In 1924, playwright Noel Coward wrote Easy Virtue. In 1928, a young Alfred Hitchcock adapted it as a silent film. Now filmmaker Stephan Elliott (The Adventures of Priscilla, Queen of the Desert) has brought this comedy of manners to a modern audience.
Elliott’s take on the story takes place in 1928. Jessica Biel plays Larita, an American and the first female racecar driver with a hidden past who has married a young British man. John (Ben Barnes). He brings his new fiancé to the country to meet his stuffy British family where the clashing begins instantly. Specifically it is John’s mom, Mrs. Whittaker (Kristin Scott Thomas), who instantly hates Larita and does nothing to hide this, so Larita and Mrs. Whittaker go head to head to try and prove who’s the more important woman in John’s wife.
John’s sisters waffle on their feelings for Larita, going from loving her to hating her rather quickly. It is only John’s father, Col. Jim Whittaker (Colin Firth), a crushed beaten man who seems to have given up on life, who takes a liking to Larita that never falters. As the story progresses tempers between Larita and Mrs. Whittaker build to a head and Larita and John must decided if they really are meant to be together.
This is a pretty entertaining film that just seems to miss being great. Elliott definitely has a unique eye for the lens that gives this film a great cinematic look. He seems to have a love of mirrors here uses reflection in many shots often to a very visually interesting results. Elliott also brings his own sensibility to Cowards play adding more humor to the story and giving it a more modern feel even though it is set in the ’20s.
Colin Firth shines in this role as the beaten patriarch. He’s scruffy and disgruntled and is complete over of the stuffiness of his wife and daughters. Every time he’s on screen you can’t help but smile.
Basically it all comes down to Biel as to why this film never really rises to the level it should. That’s not to say she is bad here. Honestly, this is probably Biel’s best performance. But Larita is such a strong interesting character that any actress would excel in the role. However, Biel just isn’t that strong an actress and regardless that she brings her A game here, it’s just not enough.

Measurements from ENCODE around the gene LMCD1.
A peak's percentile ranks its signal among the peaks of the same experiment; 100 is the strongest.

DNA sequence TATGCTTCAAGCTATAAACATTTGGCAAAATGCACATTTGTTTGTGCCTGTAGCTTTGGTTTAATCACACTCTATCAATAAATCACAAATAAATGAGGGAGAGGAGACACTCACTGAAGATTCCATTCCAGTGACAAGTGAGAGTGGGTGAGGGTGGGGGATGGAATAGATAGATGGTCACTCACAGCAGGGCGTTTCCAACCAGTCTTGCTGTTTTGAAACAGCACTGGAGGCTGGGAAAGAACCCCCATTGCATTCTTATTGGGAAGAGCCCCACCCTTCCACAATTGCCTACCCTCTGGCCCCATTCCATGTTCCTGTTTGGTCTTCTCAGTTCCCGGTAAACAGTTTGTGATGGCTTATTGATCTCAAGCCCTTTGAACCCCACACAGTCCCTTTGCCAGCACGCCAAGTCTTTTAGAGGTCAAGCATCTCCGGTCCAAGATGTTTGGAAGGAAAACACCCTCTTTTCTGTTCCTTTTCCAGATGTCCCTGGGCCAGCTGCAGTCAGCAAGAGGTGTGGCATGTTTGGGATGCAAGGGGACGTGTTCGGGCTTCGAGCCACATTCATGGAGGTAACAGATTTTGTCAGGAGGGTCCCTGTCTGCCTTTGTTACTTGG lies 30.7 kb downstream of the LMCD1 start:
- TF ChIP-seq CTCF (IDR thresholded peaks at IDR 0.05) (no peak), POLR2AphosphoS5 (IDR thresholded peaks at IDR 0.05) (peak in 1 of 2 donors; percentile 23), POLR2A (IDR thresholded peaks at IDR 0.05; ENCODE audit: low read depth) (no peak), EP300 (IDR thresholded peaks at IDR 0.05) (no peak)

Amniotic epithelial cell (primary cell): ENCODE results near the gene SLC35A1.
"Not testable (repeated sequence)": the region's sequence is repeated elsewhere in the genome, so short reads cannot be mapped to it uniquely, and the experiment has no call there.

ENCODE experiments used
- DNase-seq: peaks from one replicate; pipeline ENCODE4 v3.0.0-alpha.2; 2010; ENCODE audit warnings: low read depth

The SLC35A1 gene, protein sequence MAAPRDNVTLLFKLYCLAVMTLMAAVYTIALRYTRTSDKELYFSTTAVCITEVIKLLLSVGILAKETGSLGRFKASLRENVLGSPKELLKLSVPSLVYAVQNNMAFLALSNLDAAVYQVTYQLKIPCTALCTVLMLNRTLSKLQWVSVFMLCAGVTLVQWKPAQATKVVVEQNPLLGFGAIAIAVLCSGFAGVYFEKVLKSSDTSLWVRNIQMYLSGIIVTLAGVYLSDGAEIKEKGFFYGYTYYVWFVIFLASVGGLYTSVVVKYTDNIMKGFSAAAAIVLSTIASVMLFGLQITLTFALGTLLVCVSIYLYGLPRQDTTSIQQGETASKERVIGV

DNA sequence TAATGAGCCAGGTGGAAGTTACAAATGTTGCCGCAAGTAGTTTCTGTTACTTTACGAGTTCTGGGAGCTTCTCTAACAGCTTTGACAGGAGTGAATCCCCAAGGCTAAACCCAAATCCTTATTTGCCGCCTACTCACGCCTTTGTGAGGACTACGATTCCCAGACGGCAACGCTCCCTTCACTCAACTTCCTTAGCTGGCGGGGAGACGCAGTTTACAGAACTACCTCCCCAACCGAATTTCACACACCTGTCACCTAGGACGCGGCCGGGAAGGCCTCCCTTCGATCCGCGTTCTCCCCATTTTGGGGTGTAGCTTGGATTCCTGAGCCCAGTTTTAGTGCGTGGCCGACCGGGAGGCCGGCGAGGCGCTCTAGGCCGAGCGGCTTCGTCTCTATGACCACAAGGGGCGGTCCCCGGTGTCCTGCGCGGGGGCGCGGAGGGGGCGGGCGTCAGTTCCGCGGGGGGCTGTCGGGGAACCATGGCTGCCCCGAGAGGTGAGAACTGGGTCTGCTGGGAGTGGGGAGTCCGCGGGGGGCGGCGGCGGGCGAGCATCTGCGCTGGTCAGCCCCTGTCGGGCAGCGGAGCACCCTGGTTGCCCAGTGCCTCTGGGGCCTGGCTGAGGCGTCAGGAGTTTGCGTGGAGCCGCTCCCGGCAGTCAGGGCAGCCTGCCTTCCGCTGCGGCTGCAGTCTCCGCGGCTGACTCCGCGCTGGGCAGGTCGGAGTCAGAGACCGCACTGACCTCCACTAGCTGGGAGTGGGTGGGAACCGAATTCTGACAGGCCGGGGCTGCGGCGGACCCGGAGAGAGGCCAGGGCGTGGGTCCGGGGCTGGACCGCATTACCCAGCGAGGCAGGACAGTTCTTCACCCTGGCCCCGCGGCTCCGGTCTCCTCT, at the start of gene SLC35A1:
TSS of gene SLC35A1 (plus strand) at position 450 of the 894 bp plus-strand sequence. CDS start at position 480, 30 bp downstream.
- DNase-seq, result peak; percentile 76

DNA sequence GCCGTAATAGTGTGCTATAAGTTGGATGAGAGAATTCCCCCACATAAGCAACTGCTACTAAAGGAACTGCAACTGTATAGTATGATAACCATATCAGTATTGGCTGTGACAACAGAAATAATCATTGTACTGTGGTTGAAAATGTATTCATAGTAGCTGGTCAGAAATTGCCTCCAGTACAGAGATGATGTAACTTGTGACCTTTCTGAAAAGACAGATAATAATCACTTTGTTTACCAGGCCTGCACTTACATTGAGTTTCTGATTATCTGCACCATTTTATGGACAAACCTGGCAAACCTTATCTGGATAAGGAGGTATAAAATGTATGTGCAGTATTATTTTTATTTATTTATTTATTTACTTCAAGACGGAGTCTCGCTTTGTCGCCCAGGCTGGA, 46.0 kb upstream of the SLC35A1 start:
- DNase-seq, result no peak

The other problem with Easy Virtue is that John is such a worthless undeveloped character that it’s hard to see why Larita would have fallen in love with him in the fist place.
Regardless of these two issues, this is still a very entertaining film. Firth is a pure joy to watch her and the ending is fantastic and makes it all worth watching.
The film is presented in 2.35:1 anamorphic widescreen and 5.1 Dolby Digital surround sound. This film has a fantastic cinematic look and is very pretty to look at. The transfer looks and sounds great.
Commentary with director Stephan Elliott and writer Sheridan Jobbins: This is an okay commentary. Elliott has a vibrant personality that makes him a joy to listen to. He has humorous anecdotes about the making of the film and about his time with the cast that are actually interesting. I’ve heard a lot of really crappy commentaries in my time, this isn’t one of them.
Deleted Scenes: (5 min.) Typical deleted scenes. They don’t really add anything to the story and it makes sense why they’re cut.
Blooper Reel: (9 min.) This is a really funny Reel. The best is Firth and Barnes reenacting an Eddie Izzard sketch in the library. Hilarious!
New York Premiere Featurette: (6 min.) Interviews with the cast and director and the premiere of the film. This is okay, don’t really know what else to say about it.
This isn’t a great film, but it’s a fun one and is worth watching even if you hate period films like I do. Elliott admits to hating period films too and does everything he can to make this enjoyable. Firth delivers a superb performance and while Biel doesn’t quite pull off Larita as well as she should have, this is probably her best role. And if you’re a fan of Barnes from Stardust or the Narnia films, then it’s fun to see him in this non-fantasy role.
Sony Pictures Classics presents Easy Virtue. Directed by Stephan Elliott. Written by Sheridan Jobbins. Based on a play by Noel Coward. Starring Jessica Biel, Ben Barnes, Colin Firth and Kristin Scott Thomas. Running time: 96 minutes. Rated PG-13 for sexual content, brief partial nudity and smoking throughout. Released on DVD: September 15, 2009. Available at Amazon.com.
Tags: Ben Barnes, Colin Firth, Jessica Biel, Kristin Scott-Thomas